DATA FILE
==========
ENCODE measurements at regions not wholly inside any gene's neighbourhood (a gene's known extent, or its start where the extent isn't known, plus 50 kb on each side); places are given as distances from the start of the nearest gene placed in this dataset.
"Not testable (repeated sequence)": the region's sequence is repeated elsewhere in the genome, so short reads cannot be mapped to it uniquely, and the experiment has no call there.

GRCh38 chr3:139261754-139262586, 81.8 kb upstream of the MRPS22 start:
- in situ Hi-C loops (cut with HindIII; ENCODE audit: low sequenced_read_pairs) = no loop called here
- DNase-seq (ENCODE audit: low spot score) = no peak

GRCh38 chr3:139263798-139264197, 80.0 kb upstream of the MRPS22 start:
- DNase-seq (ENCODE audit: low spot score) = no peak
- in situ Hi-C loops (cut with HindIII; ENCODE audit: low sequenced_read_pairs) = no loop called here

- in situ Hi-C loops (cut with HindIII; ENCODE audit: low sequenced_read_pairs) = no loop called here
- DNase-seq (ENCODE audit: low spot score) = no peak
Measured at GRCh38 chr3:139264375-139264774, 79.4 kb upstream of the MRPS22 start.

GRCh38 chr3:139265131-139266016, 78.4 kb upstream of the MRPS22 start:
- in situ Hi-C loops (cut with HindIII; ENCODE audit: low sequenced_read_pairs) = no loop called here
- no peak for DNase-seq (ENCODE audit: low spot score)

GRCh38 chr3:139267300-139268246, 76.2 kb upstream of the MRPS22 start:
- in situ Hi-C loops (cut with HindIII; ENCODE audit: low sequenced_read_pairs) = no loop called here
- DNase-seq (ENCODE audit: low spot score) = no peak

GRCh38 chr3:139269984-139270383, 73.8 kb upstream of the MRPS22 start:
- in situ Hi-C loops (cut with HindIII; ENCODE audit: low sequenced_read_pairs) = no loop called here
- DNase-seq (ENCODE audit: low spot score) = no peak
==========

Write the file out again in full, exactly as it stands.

ENCODE measurements at regions not wholly inside any gene's neighbourhood (a gene's known extent, or its start where the extent isn't known, plus 50 kb on each side); places are given as distances from the start of the nearest gene placed in this dataset.
"Not testable (repeated sequence)": the region's sequence is repeated elsewhere in the genome, so short reads cannot be mapped to it uniquely, and the experiment has no call there.

GRCh38 chr3:139261754-139262586, 81.8 kb upstream of the MRPS22 start:
- in situ Hi-C loops (cut with HindIII; ENCODE audit: low sequenced_read_pairs) = no loop called here
- DNase-seq (ENCODE audit: low spot score) = no peak

GRCh38 chr3:139263798-139264197, 80.0 kb upstream of the MRPS22 start:
- DNase-seq (ENCODE audit: low spot score) = no peak
- in situ Hi-C loops (cut with HindIII; ENCODE audit: low sequenced_read_pairs) = no loop called here

- in situ Hi-C loops (cut with HindIII; ENCODE audit: low sequenced_read_pairs) = no loop called here
- DNase-seq (ENCODE audit: low spot score) = no peak
Measured at GRCh38 chr3:139264375-139264774, 79.4 kb upstream of the MRPS22 start.

GRCh38 chr3:139265131-139266016, 78.4 kb upstream of the MRPS22 start:
- in situ Hi-C loops (cut with HindIII; ENCODE audit: low sequenced_read_pairs) = no loop called here
- no peak for DNase-seq (ENCODE audit: low spot score)

GRCh38 chr3:139267300-139268246, 76.2 kb upstream of the MRPS22 start:
- in situ Hi-C loops (cut with HindIII; ENCODE audit: low sequenced_read_pairs) = no loop called here
- DNase-seq (ENCODE audit: low spot score) = no peak

GRCh38 chr3:139269984-139270383, 73.8 kb upstream of the MRPS22 start:
- in situ Hi-C loops (cut with HindIII; ENCODE audit: low sequenced_read_pairs) = no loop called here
- DNase-seq (ENCODE audit: low spot score) = no peak